PTSD filled a nosological gap by providing a way to characterize the long-lasting effects of trauma exposure.1 This led to a plethora of previously lacking scientific observations. Now the existence of PTSD is being called into question because some of the original assumptions that helped make the case for it have proved to be incorrect.2-4 However, it is possible to update some of the flawed assumptions of PTSD without rescinding the diagnosis. There is no reason to throw the baby out with the bathwater.
It is true that when advocates argued for the centrality of trauma exposure as a cause of PTSD, they lacked the perspective that PTSD is only one of many possible outcomes following trauma exposure—including resilience.1 However, the diagnosis is not invalidated by the fact that trauma exposure does not always—but sometimes does—result in PTSD.5 In medicine, diagnoses are not invalidated when not all persons express symptoms associated with a pathogen. Not all persons who are infected with Mycobacterium tuberculosis get clinically manifested pulmonary disease. Yet this does not call into question the role of the bacterium. Nor do we call into question the diagnoses of pulmonary tuberculosis because it shares symptoms with pneumonia and sarcoidosis.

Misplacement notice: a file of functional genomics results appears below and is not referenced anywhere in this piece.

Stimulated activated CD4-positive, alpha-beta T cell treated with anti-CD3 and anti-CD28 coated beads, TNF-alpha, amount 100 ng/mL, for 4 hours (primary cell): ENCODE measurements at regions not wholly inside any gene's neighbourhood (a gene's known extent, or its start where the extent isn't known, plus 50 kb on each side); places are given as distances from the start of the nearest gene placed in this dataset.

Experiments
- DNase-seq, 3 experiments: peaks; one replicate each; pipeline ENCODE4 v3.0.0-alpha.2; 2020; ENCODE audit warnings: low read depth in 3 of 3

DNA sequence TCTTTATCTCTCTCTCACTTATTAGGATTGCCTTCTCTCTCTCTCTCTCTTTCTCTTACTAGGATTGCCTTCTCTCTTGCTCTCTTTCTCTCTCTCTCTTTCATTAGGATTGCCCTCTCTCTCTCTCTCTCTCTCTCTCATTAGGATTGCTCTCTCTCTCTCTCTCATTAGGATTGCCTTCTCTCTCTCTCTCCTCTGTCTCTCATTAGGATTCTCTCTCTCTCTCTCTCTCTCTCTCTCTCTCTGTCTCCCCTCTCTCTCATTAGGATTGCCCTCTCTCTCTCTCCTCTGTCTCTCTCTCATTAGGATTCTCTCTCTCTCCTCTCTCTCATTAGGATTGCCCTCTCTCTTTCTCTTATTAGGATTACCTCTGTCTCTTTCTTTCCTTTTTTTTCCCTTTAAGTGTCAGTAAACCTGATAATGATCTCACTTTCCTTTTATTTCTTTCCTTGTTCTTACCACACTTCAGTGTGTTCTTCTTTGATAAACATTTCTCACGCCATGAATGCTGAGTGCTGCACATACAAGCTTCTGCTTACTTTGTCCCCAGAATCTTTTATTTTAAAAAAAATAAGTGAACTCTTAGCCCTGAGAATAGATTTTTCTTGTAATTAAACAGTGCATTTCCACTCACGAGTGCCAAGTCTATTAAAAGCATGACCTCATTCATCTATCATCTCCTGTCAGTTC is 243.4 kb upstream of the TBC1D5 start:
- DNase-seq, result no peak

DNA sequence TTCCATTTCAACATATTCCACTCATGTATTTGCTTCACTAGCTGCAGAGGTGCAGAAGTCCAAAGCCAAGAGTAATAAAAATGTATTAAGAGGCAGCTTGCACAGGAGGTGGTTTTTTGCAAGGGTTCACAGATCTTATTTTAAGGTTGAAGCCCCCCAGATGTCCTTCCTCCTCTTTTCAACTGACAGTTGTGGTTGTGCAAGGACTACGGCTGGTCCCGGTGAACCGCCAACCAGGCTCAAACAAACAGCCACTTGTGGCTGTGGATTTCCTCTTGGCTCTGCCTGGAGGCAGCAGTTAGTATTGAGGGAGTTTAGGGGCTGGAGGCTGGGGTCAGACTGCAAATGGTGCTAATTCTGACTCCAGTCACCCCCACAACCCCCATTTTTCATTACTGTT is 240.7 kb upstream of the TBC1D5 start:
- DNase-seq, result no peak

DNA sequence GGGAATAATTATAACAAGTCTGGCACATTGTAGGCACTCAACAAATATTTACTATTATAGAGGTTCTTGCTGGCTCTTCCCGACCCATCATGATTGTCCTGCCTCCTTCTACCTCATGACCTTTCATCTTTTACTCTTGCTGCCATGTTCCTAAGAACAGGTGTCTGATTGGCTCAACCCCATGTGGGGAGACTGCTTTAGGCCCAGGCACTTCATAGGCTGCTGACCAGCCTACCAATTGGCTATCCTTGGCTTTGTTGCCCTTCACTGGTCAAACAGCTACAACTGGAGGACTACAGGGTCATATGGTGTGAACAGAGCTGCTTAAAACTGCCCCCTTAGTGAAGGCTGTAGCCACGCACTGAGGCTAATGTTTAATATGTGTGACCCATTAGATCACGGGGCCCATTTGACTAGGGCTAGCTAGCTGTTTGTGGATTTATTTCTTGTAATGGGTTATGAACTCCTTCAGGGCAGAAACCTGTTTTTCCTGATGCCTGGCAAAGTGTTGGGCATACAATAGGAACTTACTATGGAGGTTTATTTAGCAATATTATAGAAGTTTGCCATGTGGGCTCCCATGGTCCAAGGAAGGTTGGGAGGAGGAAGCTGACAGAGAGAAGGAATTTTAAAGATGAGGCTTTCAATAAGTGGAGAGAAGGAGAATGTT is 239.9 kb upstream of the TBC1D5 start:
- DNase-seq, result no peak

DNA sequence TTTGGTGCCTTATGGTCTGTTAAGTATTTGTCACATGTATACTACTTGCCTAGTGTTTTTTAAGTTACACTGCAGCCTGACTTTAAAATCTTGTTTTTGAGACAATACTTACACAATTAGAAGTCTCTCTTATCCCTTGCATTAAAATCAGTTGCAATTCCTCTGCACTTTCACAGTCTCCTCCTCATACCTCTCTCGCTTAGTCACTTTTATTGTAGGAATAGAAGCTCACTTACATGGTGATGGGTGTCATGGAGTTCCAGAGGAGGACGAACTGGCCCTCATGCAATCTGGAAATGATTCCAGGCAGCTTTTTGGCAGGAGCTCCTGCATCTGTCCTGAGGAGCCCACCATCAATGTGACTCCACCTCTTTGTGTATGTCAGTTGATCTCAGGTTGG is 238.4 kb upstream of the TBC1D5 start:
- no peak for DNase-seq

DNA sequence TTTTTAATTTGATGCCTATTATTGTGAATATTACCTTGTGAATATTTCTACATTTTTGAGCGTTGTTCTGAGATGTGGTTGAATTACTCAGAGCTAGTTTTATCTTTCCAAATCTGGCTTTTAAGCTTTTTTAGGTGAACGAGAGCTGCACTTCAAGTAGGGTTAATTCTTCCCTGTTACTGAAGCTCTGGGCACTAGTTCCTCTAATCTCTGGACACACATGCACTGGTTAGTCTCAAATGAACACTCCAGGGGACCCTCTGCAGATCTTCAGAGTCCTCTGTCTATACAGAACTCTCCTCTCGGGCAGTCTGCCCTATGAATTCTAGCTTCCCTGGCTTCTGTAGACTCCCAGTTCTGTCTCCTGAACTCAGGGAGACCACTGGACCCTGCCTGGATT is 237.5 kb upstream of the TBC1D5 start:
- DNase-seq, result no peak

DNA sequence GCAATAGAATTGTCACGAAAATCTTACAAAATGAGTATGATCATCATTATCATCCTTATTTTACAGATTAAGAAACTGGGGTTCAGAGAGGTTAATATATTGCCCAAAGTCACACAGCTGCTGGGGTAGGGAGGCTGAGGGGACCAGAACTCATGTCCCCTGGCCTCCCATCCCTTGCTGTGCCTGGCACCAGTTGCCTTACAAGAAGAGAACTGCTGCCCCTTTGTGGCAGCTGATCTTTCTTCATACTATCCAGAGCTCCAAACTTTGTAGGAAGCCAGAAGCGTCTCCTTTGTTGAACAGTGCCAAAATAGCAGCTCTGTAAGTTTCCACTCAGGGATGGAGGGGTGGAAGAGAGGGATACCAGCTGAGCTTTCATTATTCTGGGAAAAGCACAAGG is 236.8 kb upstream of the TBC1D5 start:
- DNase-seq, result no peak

The PTSD construct is valid independent of symptoms of overlapping disorders.5,6 The argument that “symptom overlap” calls the PTSD diagnosis into question reflects a fundamental misunderstanding of the purpose of diagnostic categories—which is to organize symptoms around a common cause to effectively provide the needed intervention. Treating specific symptoms outside the framework of a diagnosis is problematic.7 The idea here is that one arguably treats behavioral manifestations of panic attacks that come “out of the blue” differently from similar physiological reactivity provoked by traumatic reminders in PTSD. The PTSD diagnosis implies a failure of homeostatic mechanisms involved in stress recovery.8 In the absence of trauma exposure, some of the same symptoms might reflect a different neurobiological process and treatment intervention.